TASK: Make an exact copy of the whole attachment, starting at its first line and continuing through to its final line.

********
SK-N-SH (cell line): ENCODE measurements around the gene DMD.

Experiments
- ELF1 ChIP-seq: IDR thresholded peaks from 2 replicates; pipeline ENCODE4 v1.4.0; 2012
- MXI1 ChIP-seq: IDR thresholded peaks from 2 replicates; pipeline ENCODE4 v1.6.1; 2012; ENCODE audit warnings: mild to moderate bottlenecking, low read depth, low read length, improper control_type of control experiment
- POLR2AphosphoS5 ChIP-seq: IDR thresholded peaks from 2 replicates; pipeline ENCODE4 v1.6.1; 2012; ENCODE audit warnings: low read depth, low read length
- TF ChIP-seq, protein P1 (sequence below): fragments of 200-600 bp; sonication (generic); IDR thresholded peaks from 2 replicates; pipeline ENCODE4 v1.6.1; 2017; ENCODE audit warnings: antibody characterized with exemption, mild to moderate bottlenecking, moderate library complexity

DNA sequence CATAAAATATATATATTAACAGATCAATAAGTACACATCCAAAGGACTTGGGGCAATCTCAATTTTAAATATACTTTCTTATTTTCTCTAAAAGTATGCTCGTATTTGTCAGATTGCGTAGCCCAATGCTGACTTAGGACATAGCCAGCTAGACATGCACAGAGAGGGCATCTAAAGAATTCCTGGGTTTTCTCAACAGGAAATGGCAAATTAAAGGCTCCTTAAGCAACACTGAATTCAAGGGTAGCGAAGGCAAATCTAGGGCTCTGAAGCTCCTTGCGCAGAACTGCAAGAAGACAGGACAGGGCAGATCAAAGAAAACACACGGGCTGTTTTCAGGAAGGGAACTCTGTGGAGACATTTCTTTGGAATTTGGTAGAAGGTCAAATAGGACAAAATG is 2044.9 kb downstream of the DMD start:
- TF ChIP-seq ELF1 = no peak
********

SK-N-SH (cell line): ENCODE measurements around the gene DMD.

Experiments
- ELF1 ChIP-seq: IDR thresholded peaks from 2 replicates; pipeline ENCODE4 v1.4.0; 2012
- MXI1 ChIP-seq: IDR thresholded peaks from 2 replicates; pipeline ENCODE4 v1.6.1; 2012; ENCODE audit warnings: mild to moderate bottlenecking, low read depth, low read length, improper control_type of control experiment
- POLR2AphosphoS5 ChIP-seq: IDR thresholded peaks from 2 replicates; pipeline ENCODE4 v1.6.1; 2012; ENCODE audit warnings: low read depth, low read length
- TF ChIP-seq, protein P1 (sequence below): fragments of 200-600 bp; sonication (generic); IDR thresholded peaks from 2 replicates; pipeline ENCODE4 v1.6.1; 2017; ENCODE audit warnings: antibody characterized with exemption, mild to moderate bottlenecking, moderate library complexity

DNA sequence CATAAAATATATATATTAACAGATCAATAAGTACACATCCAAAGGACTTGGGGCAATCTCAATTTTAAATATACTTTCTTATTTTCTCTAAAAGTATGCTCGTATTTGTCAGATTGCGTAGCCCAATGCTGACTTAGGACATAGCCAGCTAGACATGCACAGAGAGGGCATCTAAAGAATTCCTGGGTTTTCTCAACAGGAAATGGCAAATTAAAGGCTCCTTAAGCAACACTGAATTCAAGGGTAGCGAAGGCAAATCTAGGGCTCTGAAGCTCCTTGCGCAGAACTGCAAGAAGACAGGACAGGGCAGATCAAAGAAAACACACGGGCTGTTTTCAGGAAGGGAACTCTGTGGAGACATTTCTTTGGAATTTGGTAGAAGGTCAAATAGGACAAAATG is 2044.9 kb downstream of the DMD start:
- TF ChIP-seq ELF1 = no peak